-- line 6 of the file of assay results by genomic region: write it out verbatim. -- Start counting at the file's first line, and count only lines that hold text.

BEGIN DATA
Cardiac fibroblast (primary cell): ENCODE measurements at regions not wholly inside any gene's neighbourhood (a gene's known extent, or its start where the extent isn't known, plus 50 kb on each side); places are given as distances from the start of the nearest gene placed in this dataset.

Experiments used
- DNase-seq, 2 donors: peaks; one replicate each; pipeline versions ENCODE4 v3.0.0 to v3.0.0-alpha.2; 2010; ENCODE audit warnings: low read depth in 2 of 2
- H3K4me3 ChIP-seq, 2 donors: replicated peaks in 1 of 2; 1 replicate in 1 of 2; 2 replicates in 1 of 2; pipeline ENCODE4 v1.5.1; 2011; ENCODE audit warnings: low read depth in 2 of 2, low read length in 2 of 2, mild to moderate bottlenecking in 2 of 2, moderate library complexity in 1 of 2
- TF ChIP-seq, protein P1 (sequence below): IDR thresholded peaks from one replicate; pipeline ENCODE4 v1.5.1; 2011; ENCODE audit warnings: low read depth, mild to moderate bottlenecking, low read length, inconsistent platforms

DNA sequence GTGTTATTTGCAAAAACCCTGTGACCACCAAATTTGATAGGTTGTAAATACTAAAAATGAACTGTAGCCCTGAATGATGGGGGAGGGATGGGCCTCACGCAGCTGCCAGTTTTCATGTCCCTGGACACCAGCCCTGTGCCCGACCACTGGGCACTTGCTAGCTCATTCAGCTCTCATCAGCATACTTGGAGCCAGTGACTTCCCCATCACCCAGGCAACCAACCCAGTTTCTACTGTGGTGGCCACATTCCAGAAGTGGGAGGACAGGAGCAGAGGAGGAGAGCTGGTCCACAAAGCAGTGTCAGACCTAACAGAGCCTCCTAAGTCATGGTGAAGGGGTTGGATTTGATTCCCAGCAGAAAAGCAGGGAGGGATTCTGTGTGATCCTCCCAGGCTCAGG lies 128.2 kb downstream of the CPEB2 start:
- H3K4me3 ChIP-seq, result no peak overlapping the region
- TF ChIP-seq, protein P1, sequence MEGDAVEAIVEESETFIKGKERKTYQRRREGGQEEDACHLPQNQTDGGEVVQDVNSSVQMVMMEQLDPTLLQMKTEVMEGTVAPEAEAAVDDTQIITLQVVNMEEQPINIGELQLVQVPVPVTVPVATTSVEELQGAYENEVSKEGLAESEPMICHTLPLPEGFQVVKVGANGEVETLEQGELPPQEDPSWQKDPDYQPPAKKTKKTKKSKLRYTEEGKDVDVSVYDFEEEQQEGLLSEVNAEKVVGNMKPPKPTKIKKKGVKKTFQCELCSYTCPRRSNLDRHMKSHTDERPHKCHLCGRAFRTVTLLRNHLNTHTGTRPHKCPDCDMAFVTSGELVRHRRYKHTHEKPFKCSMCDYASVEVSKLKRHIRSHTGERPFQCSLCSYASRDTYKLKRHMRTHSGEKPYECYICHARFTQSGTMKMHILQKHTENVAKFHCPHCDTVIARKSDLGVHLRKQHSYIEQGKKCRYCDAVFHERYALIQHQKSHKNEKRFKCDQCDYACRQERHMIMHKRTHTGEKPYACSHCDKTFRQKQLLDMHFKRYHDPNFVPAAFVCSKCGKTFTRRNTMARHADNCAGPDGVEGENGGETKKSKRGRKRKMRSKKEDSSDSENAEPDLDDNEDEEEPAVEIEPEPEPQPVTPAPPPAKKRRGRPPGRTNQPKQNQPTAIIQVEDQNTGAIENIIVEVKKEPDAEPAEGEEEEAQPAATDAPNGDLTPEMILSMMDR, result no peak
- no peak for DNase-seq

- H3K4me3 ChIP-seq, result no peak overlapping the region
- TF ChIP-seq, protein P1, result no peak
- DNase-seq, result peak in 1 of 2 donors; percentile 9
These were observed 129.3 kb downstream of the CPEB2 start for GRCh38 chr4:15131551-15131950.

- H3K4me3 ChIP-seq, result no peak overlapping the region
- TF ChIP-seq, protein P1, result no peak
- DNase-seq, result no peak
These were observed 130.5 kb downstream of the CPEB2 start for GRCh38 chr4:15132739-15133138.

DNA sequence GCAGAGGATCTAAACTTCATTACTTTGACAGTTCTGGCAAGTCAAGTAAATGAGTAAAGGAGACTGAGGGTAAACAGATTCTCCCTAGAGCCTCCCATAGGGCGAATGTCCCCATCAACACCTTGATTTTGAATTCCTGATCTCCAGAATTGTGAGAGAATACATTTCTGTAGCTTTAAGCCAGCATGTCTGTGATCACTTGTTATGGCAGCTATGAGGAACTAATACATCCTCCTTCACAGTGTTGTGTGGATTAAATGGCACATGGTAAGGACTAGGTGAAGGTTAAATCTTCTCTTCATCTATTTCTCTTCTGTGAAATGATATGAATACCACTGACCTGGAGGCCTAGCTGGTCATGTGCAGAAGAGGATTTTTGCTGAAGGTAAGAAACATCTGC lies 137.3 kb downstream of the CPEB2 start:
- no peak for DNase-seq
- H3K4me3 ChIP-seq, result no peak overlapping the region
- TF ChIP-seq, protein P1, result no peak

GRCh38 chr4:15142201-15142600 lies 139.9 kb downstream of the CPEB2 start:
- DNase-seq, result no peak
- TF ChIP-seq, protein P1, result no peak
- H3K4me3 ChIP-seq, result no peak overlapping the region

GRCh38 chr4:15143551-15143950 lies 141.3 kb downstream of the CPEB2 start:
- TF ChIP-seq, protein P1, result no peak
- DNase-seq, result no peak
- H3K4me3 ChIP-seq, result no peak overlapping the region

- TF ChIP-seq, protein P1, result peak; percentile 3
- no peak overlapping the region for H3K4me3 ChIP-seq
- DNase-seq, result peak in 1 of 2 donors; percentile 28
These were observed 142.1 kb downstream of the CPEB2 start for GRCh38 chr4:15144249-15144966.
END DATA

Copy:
DNA sequence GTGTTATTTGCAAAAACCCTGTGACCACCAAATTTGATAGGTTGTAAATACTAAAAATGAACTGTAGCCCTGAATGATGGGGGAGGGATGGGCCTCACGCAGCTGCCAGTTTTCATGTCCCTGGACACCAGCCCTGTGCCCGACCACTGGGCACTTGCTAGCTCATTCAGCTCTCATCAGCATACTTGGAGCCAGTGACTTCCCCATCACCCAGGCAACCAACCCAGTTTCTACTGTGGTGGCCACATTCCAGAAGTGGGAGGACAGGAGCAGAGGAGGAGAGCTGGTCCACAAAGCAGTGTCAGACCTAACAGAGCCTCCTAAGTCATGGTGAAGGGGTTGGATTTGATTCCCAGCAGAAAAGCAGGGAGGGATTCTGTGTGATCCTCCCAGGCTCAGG lies 128.2 kb downstream of the CPEB2 start: